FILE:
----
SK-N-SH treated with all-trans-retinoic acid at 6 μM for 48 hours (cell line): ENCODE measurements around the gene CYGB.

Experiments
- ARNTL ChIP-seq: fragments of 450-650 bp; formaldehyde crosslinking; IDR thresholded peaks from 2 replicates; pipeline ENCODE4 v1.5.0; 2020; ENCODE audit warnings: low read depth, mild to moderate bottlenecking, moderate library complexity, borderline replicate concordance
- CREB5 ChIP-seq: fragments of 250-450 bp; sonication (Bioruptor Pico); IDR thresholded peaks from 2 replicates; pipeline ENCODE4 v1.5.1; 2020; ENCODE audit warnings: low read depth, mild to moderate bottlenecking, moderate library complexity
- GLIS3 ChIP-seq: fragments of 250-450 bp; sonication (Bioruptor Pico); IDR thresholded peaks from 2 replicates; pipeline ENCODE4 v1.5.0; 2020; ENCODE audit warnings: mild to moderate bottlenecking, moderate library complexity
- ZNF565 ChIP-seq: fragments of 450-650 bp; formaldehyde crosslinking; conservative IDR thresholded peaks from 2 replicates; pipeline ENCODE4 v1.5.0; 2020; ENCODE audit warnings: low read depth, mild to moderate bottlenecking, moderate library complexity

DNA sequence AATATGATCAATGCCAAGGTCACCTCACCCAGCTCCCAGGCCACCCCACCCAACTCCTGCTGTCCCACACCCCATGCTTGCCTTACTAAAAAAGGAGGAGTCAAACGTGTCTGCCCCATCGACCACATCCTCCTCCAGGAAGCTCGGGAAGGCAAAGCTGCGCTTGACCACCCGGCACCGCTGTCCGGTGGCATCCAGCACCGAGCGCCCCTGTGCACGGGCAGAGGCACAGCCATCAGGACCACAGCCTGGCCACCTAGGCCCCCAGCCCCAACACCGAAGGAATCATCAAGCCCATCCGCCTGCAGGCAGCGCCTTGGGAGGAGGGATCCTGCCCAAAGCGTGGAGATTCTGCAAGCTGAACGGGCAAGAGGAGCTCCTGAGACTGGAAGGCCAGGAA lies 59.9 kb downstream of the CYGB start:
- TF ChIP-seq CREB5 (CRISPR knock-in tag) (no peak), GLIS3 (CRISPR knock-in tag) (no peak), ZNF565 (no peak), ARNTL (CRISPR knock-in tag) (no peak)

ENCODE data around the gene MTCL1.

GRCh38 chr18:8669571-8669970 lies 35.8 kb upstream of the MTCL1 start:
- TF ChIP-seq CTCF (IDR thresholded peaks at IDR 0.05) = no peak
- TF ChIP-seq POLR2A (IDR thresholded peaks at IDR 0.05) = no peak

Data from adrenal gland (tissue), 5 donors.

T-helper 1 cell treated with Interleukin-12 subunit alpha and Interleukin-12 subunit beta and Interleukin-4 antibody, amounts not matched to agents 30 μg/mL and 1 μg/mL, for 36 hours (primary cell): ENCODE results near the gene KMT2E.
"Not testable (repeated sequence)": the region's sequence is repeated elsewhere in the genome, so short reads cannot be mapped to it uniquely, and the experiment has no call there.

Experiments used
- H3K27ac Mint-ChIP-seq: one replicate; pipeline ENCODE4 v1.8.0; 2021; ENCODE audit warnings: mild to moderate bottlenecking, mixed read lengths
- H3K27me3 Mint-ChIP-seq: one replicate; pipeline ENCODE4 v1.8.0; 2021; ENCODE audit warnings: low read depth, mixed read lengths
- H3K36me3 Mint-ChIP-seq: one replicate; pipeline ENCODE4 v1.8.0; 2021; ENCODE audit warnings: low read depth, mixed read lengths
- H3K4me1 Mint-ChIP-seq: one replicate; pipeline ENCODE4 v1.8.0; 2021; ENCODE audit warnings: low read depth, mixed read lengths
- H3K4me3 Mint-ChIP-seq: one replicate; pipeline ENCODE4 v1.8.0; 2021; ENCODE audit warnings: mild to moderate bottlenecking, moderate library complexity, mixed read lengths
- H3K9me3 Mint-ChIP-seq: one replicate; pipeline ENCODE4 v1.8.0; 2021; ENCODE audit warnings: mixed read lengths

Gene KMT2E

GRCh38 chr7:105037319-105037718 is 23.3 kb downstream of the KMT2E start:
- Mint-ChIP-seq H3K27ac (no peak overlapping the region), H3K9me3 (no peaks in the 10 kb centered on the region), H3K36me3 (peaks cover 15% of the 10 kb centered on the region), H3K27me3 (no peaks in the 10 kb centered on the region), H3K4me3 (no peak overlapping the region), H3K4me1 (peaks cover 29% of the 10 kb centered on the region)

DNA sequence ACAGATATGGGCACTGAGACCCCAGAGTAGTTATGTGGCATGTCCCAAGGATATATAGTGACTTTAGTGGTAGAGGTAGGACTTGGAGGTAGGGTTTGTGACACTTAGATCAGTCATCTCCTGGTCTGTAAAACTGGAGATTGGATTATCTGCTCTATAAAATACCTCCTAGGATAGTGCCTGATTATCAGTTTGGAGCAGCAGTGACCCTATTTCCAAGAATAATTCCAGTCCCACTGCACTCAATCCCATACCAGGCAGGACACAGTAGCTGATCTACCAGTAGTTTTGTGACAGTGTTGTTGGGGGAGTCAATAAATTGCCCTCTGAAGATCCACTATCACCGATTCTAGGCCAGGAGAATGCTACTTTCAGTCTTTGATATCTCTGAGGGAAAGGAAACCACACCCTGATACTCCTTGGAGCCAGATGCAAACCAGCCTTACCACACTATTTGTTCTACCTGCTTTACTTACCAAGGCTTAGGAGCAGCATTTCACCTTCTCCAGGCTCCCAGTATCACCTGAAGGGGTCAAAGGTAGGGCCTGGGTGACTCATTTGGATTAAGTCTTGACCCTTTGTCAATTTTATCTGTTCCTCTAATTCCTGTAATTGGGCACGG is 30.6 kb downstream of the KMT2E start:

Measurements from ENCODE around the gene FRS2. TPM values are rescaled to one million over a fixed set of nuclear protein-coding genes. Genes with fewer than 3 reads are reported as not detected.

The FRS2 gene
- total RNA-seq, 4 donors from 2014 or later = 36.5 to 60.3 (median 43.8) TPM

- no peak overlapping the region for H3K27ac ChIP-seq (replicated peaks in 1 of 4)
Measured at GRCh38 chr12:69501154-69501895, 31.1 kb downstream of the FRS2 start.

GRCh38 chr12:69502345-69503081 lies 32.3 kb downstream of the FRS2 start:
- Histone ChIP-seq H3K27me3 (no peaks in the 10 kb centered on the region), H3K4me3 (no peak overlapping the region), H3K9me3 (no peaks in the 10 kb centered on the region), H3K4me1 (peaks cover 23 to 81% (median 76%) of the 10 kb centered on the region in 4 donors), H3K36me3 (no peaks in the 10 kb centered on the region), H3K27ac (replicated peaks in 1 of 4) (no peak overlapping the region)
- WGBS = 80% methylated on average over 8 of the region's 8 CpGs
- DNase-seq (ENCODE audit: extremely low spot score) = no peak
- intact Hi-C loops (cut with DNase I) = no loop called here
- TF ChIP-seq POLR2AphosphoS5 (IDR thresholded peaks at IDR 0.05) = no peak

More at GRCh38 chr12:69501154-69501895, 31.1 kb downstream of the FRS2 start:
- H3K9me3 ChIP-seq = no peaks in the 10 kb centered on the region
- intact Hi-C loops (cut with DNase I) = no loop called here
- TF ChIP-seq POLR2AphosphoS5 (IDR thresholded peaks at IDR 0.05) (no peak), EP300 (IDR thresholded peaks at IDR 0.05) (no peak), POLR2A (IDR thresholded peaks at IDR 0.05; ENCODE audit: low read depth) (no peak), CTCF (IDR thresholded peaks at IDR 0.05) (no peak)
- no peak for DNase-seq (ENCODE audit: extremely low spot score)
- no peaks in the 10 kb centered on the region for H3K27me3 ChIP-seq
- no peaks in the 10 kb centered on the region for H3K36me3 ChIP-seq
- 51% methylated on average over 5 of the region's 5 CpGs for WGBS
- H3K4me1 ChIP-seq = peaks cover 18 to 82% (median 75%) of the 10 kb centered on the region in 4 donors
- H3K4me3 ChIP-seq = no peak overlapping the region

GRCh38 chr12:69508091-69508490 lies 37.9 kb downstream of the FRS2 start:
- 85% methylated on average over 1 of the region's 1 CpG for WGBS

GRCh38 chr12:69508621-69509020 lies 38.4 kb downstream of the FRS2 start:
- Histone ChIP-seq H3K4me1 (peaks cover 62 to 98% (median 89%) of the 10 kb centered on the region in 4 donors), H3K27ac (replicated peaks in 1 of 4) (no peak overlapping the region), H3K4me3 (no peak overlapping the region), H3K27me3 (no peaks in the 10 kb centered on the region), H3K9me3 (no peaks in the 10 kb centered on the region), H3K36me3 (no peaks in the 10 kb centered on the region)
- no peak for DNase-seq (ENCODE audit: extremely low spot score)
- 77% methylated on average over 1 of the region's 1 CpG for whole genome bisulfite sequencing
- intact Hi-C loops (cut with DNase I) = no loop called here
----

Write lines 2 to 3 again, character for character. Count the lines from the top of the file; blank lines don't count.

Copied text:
Experiments
- ARNTL ChIP-seq: fragments of 450-650 bp; formaldehyde crosslinking; IDR thresholded peaks from 2 replicates; pipeline ENCODE4 v1.5.0; 2020; ENCODE audit warnings: low read depth, mild to moderate bottlenecking, moderate library complexity, borderline replicate concordance